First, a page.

They are not issuing P2 masks to firefighters, they are giving comprehensive advice, and what are their options? More expensive masks? Evacuation? All of these have their own costs. Remember too that in fact they don’t have to issue masks at all; they could suggest people buy them, or leave the area etc.
The DoH may have issued P2 masks but they are not saying that they must be worn or that they are the the ultimate solution. They advise
It is better to stay indoors, away from the smoke. If you cannot avoid going outdoors and choose to wear a face mask to reduce inhalation of particles and gases in the air it’s important to understand their benefits and limitations.
P2 masks don’t provide complete protection.
P2 masks can be very hot and uncomfortable and can make it harder for you to breathe normally.
They warn who should not wear a mask and what else can be done to ‘protect my family from the smoke and ash?’ This is quite different to an employer saying ‘I require you to work in this hazardous smoke and this is the PPE I’m issuing you’.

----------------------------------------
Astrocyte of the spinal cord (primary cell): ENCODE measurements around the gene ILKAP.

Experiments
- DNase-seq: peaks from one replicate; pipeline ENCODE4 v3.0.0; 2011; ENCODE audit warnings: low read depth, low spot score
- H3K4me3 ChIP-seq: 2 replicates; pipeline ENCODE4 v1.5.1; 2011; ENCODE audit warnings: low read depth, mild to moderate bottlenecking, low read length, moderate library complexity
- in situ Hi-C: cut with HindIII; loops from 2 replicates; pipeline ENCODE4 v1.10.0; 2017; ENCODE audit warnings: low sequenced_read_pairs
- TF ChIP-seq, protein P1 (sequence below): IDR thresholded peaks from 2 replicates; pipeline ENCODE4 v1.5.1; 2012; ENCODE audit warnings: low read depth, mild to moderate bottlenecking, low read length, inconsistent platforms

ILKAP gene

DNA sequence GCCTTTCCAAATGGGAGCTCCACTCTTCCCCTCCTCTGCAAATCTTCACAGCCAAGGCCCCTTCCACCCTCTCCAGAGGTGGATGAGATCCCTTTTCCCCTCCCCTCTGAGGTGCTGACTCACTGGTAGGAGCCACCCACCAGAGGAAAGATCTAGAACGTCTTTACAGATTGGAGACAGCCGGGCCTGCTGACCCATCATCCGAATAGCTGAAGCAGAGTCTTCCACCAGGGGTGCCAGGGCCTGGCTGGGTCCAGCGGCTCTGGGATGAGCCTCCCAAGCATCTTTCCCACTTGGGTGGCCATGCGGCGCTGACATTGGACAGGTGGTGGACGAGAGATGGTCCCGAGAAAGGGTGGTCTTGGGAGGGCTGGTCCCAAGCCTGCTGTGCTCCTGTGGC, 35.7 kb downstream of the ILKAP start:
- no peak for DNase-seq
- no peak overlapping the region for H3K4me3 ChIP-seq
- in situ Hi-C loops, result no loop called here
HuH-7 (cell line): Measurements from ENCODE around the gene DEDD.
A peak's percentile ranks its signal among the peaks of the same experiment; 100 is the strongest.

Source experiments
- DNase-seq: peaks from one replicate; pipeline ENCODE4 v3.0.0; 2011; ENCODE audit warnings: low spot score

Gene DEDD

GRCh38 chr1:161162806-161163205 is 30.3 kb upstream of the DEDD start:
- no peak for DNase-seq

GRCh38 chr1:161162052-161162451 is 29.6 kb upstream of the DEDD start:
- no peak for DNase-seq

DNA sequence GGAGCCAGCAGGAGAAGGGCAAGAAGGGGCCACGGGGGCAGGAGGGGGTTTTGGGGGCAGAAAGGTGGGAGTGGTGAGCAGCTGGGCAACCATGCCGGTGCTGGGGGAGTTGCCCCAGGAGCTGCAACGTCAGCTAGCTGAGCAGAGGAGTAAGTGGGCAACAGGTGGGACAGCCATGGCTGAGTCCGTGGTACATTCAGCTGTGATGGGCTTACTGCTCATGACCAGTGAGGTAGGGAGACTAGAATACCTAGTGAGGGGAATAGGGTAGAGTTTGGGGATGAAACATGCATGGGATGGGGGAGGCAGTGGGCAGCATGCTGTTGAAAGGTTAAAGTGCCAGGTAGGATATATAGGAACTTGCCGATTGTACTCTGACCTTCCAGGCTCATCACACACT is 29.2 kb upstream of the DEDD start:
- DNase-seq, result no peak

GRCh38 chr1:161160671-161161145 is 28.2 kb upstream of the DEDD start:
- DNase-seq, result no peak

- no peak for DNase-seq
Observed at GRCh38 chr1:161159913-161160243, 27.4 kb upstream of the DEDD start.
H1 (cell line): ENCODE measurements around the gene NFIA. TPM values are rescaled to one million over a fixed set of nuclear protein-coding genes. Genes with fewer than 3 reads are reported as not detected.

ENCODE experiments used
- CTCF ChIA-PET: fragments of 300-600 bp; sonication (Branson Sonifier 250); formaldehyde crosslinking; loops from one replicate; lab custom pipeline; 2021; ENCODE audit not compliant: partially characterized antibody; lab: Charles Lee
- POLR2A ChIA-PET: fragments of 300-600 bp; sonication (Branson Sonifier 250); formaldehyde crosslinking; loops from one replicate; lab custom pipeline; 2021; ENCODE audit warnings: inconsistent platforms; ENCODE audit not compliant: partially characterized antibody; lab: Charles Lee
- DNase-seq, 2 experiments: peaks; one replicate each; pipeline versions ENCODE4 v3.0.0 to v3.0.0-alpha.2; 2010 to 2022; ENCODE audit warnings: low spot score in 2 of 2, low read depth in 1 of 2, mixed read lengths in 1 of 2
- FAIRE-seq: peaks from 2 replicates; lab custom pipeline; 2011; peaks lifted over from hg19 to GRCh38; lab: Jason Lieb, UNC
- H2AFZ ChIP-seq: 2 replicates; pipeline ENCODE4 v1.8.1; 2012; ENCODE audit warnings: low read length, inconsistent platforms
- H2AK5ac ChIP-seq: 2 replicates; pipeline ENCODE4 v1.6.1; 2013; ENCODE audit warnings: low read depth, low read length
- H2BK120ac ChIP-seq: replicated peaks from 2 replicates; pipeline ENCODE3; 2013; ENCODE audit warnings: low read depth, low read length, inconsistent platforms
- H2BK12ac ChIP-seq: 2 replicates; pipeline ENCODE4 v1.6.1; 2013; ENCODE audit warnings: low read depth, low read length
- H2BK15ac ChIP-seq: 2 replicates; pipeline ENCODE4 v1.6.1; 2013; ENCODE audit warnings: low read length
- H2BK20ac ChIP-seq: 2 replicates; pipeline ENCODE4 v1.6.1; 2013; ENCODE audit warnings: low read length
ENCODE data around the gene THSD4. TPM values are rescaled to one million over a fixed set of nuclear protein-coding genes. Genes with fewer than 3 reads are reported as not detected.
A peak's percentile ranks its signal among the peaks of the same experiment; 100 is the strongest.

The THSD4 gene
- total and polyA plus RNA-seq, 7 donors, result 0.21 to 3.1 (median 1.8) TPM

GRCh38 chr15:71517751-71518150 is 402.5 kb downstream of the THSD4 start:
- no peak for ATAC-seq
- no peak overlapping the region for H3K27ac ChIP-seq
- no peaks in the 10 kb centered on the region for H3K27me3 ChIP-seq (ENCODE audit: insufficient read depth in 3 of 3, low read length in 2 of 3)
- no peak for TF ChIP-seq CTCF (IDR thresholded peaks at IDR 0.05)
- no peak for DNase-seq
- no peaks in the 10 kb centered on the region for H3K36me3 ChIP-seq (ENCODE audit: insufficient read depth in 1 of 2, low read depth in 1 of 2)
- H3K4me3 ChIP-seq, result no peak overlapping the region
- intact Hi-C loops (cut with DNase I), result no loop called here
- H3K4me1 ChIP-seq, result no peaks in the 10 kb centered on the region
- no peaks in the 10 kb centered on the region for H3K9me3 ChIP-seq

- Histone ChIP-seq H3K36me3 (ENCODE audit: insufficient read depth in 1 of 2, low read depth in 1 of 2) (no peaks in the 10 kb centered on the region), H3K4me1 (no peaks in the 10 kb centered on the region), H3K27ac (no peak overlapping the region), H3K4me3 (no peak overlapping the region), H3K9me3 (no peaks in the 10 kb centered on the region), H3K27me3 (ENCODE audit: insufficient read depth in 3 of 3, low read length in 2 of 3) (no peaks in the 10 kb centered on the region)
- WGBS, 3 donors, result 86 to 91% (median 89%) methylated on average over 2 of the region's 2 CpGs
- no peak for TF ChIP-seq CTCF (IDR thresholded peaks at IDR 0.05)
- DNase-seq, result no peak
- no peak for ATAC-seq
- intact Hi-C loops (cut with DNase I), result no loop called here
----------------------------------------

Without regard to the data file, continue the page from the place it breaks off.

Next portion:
So how are they ’getting around these [workplace standards] when supplying them to the general public?’ The answer is that workplace standards do not apply in this context. What does apply, to the extent that there is a duty to do anything, is a duty to act reasonably and that requires a consideration of all the circumstances. Issuing a P2 and advising on the limitations of the mask may well be a reasonable response given the potential risk and the ‘expense, difficulty and inconvenience’ of any alternative response. It is, as my correspondent suggests ‘the much lesser of two evils with evacuation being a rather large exercise in this setting’ and evacuation bringing it’s own costs to those evacuated.